So Darwazah went to America in search of trained Jordanian pharmaceutical talent and lured them back to their home country - 30 employees in total, to start with.
But he says he couldn't have masterminded the continued success of the company without the firm support of Jordan's "progressive, flexible and stable" government.
"I explained my problems and they would usually listen," he says, offering a glimpse into his national standing.
Today the pharmaceutical firm's sales have grown by over 35% annually, attributed to increased market share in the Middle East region and gains in the 'injectables' business.
But continued pricing pressure in the US has led to a significant decline in its gross margins abroad. Still, Darwazah remains optimistic.
"If anything, the American recession will be good for us, because they will look outside for cheaper products," he says. "Plus, generally the world is getting richer which is good; the better standards that they have, the more medicines that they need."
Darwazah says that the ‘generic' pharmaceutical industry is doing well, but developers of new molecular medicines are faring badly.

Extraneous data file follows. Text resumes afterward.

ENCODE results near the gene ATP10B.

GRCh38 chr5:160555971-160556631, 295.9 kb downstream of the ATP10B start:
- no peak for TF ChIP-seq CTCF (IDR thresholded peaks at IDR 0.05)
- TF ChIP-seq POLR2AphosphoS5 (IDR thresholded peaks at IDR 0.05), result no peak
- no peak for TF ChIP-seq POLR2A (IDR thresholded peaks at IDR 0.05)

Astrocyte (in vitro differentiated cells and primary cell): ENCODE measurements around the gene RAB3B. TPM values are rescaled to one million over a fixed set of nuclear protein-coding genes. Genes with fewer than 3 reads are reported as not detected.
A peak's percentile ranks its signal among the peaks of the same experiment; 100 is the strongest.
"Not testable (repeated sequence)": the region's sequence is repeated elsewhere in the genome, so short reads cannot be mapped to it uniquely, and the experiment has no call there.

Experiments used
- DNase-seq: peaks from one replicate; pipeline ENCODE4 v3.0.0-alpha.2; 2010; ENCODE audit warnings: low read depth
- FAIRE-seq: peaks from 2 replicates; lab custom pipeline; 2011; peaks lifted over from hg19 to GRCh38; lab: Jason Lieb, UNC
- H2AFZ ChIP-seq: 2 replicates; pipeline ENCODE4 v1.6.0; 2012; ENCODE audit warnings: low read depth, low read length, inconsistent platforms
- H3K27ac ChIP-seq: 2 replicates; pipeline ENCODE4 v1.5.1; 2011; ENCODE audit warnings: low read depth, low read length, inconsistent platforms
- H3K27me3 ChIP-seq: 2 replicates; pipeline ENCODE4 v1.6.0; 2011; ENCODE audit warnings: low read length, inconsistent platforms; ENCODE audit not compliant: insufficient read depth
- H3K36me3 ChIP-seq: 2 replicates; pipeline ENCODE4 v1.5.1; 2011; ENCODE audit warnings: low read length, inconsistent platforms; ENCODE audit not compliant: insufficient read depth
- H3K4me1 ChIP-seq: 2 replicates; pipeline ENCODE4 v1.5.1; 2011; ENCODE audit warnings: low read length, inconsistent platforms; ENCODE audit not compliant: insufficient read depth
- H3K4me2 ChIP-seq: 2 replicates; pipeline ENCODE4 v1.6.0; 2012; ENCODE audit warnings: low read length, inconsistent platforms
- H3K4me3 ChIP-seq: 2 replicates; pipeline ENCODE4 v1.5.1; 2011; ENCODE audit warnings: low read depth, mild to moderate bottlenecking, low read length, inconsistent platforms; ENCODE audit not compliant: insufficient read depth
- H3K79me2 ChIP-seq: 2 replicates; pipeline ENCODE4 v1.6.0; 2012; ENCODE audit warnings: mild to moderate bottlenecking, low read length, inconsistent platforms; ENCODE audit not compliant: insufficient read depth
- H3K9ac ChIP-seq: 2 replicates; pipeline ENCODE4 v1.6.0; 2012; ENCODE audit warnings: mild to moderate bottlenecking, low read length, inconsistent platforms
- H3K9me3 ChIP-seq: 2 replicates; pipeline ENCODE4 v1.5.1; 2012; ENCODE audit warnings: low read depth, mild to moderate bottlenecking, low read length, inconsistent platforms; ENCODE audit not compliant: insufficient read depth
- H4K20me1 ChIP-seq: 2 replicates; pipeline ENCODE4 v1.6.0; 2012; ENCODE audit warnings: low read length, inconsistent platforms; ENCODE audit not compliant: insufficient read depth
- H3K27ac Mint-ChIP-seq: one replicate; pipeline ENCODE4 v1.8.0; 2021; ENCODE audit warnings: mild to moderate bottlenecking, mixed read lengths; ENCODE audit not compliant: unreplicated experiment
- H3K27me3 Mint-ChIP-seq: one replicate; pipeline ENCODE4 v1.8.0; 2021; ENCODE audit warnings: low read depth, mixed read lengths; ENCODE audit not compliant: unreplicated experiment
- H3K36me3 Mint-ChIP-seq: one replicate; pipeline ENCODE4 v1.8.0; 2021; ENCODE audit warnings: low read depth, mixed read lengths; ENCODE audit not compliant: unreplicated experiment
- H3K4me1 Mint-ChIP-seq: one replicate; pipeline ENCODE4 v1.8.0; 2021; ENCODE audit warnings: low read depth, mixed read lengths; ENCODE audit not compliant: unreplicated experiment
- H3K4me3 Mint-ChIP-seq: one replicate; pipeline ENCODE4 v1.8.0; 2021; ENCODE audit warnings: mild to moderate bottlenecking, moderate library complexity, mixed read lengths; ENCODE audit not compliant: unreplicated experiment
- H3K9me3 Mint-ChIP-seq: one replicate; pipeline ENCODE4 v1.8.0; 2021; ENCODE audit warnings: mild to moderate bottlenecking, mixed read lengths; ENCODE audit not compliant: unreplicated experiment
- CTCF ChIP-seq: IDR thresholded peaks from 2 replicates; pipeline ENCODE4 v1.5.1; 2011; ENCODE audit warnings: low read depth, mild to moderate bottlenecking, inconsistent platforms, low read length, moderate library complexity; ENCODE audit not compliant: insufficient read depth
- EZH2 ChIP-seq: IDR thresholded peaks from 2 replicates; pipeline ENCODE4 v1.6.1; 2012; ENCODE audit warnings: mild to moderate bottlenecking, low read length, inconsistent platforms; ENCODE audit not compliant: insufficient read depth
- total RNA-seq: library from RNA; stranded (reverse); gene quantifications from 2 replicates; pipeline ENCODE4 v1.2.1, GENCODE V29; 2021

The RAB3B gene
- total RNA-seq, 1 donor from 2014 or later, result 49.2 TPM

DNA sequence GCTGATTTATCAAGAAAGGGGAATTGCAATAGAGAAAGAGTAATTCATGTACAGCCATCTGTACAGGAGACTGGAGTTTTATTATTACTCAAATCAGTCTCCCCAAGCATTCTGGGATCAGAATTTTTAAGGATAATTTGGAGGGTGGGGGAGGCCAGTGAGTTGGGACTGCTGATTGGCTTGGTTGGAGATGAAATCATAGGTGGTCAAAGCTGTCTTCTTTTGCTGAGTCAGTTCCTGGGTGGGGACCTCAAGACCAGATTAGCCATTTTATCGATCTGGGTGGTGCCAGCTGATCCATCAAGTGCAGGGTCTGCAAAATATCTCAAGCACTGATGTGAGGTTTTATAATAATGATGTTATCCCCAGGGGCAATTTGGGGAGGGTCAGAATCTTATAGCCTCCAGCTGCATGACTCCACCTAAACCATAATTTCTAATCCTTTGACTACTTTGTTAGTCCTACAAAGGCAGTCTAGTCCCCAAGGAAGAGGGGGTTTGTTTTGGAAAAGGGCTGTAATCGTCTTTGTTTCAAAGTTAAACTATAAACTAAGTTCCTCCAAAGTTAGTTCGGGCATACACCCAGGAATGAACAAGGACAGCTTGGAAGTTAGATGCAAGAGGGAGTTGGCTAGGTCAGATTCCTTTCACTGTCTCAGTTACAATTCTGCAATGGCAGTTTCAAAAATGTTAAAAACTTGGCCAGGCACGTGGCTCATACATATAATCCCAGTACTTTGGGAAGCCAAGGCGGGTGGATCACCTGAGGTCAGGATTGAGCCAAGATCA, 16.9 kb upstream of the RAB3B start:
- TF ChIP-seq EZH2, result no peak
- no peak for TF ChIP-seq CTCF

"The developers can create something new, but as soon as it's off-patent, everyone else starts producing it more cheaply. What my firm does, is examine the new medicines as early as we can, and get ready to launch on the date of the patent's expiry."
With sales of over US$1bn annually in 60 countries, it's been a busy few years for Hikma. In 2005, the company was publicly listed on the London Stock Exchange, followed a year later by its listing on the Dubai International Financial Exchange.The firm has swallowed up the bulk of its Jordanian competitors, as well as acquiring German and Egyptian companies, over the last two years. "I had a clear vision of what I wanted and how to get there," explains Darwazah.
Has the global economic slowdown affected his business? "Not really," he says, "and anyway it [the recession] was much worse in 1989.